Seohyun heads into the Americas Winter Playoffs with a lot of pressure on his shoulders - he just barely missed out on a ticket to the seasonal championships in HCT’s Fall season.
9. Elias "Bozzzton" SibeliusTeam: Red Reserve
Bozzzton’s level of consistency has been impressive throughout the year, but he truly ‘upped’ his performance in the last few months of 2018. After reaching yet another top sixteen at HCT Orange County he reached the semi-finals at DreamHack Winter - his first top-four appearance since HCT Germany in February.
In the inaugural Master Monthly Cup, ridden with ridiculously talented players, Bozzzton held his own, and made it to the top four there as well. Add a top 25 and a top 10 ladder finish, and you have a well-earned Power Rankings debut for the Swede.
8. George "BoarControl" Webb
BoarControl moves one rank up compared to last time. Partly because some competitors slipped up, but mainly because the Brit performed slightly better himself. With a top sixteen finish at DreamHack Winter and a top eight in Philadelphia.
BoarControl also took part in the Master Monthly Cup’s first edition and snagged a silver medal after going undefeated in its Swiss stage. To complete the picture, he finished #20 and #11 on ladder in September and October respectively.
7. Oldřich "Faeli" Mahdal
Faeli’s engine has been turning throughout the entirety of 2018. He had a blazing start in the beginning, but the Czech calmed down a bit in the middle of the year. Desiring to end the year on a high note, however, Faeli refilled the tank with fuel and raced up the ranks in the last few months.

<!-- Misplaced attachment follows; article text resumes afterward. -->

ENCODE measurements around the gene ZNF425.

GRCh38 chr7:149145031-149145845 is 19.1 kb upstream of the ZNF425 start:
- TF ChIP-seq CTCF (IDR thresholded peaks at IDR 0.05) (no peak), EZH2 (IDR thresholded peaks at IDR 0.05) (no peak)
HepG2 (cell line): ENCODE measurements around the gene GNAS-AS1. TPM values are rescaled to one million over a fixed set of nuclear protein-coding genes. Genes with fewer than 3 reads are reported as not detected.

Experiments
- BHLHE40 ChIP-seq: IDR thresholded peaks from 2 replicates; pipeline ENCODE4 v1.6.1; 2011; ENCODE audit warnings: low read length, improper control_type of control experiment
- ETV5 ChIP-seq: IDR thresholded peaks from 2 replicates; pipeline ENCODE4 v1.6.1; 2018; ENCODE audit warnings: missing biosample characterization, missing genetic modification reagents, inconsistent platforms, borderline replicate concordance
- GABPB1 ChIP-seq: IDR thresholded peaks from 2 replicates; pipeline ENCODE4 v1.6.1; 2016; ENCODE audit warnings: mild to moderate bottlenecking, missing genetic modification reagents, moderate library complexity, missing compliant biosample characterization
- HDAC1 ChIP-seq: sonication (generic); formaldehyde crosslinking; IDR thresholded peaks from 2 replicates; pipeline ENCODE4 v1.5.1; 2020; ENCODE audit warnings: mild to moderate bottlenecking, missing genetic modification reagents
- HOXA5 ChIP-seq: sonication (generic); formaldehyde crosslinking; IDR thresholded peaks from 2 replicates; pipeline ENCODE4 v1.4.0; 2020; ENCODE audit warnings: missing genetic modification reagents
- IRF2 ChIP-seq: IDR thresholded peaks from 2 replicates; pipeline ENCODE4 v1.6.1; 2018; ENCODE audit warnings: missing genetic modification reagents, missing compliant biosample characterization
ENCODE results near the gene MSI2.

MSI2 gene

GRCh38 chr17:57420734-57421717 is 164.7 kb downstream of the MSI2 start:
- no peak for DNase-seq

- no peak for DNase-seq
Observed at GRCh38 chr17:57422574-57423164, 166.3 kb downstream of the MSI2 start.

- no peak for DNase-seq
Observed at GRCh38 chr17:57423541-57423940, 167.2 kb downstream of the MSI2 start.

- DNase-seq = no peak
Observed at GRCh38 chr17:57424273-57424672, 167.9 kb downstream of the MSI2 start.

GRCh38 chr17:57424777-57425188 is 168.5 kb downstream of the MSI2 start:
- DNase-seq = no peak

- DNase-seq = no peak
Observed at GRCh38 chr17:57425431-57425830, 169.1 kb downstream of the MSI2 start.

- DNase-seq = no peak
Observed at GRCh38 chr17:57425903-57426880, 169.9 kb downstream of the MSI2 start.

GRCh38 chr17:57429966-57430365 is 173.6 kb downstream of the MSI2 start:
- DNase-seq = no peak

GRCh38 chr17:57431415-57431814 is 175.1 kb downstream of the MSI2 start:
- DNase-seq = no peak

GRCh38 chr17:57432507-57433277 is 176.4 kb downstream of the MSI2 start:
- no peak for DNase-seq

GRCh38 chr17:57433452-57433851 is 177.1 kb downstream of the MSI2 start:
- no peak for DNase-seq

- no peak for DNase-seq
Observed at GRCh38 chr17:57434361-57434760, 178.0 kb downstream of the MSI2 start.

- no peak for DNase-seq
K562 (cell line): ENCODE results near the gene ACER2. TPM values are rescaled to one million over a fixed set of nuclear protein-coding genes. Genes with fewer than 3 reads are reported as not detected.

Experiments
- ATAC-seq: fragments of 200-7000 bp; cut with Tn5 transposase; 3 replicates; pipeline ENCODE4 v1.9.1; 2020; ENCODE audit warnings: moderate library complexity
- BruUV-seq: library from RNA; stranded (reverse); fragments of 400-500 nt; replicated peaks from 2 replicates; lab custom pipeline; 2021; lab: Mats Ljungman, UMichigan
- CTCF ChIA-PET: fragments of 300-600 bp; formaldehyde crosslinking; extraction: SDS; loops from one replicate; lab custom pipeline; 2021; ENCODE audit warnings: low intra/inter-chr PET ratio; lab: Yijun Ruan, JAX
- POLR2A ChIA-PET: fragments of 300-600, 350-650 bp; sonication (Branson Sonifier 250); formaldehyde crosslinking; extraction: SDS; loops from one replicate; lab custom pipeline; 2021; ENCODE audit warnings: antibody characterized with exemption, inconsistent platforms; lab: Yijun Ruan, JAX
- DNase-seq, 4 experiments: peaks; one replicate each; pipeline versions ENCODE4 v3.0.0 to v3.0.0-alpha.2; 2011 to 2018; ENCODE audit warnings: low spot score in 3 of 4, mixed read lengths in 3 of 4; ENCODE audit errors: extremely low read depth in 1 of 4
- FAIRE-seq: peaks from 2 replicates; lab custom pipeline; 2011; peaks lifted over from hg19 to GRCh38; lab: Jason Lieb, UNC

Although he attended ‘only’ three of the six Tour Stops, he managed to reach a semi-finals and a grand finals in them. Lethal efficiency, one could say.
6. Chris "Feno" Tsako
At the sixth place, we once again find Feno. 2018 was a wild ride for the Greek who kept chasing a Tour Stop victory, to no avail for way too long. After yet another top sixteen finish in Oslo, early October, Feno’s frustration levels must’ve been through the roof. But like in a fairy tale, victory came in the end.
Just under a month later, he was the last man standing in HCT Orange County. In a beautifully emotional moment Feno realized that after being close time and time again, he could finally call himself a champion.